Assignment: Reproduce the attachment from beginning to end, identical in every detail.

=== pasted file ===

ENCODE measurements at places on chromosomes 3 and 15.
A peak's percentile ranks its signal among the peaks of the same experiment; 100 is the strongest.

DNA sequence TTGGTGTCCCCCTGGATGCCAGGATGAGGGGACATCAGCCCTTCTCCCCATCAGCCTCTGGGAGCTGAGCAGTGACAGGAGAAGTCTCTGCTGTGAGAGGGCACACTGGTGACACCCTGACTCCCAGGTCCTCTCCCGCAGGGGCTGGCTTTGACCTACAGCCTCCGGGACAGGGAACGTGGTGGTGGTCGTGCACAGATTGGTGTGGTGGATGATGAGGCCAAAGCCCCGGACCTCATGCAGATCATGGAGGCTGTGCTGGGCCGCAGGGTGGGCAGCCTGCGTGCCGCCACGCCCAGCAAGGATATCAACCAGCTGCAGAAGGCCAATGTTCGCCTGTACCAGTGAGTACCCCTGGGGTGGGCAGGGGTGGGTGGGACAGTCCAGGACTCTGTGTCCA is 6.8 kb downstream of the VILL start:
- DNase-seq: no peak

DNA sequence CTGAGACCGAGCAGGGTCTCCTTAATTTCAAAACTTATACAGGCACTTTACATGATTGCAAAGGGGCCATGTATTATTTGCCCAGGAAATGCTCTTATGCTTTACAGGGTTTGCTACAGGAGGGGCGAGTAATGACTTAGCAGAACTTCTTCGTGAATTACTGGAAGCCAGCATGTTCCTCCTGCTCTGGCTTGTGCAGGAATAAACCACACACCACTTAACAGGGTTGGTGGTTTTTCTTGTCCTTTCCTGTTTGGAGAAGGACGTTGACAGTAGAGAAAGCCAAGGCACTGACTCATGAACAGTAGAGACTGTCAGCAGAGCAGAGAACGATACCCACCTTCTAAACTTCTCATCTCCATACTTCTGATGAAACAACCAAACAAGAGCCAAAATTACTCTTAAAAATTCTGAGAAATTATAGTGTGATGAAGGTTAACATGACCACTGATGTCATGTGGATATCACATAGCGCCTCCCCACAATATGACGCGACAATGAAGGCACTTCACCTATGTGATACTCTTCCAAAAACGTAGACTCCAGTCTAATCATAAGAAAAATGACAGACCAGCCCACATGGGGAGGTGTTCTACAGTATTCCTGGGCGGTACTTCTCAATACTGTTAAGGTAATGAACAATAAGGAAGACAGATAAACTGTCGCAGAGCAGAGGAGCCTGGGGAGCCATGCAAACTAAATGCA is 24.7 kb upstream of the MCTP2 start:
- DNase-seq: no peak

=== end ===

ENCODE measurements at places on chromosomes 3 and 15.
A peak's percentile ranks its signal among the peaks of the same experiment; 100 is the strongest.

DNA sequence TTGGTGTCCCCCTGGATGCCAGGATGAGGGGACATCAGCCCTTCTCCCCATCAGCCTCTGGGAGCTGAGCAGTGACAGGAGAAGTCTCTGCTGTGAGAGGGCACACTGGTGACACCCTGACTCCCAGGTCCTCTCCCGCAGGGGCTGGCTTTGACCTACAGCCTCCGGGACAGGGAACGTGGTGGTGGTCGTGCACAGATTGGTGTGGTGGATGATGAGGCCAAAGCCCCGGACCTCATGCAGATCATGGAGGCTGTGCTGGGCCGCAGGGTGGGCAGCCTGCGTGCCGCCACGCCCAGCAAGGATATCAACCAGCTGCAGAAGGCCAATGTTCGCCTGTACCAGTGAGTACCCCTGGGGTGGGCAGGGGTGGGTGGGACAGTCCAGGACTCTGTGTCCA is 6.8 kb downstream of the VILL start:
- DNase-seq: no peak

DNA sequence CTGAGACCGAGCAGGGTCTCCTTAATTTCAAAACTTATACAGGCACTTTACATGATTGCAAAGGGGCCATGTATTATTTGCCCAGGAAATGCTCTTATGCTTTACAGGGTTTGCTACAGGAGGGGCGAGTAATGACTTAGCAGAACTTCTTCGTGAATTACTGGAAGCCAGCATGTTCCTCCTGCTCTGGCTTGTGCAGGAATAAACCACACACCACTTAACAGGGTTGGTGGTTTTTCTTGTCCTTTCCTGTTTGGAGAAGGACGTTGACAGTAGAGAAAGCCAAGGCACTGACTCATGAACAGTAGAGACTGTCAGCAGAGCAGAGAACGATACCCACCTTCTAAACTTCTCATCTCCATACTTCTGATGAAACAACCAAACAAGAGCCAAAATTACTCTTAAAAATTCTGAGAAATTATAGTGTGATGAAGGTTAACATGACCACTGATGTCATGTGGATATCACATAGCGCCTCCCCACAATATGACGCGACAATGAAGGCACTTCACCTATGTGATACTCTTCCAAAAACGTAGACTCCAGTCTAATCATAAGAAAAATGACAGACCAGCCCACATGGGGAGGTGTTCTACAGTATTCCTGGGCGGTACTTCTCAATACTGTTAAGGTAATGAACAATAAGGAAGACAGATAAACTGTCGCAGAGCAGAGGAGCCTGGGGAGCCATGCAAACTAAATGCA is 24.7 kb upstream of the MCTP2 start:
- DNase-seq: no peak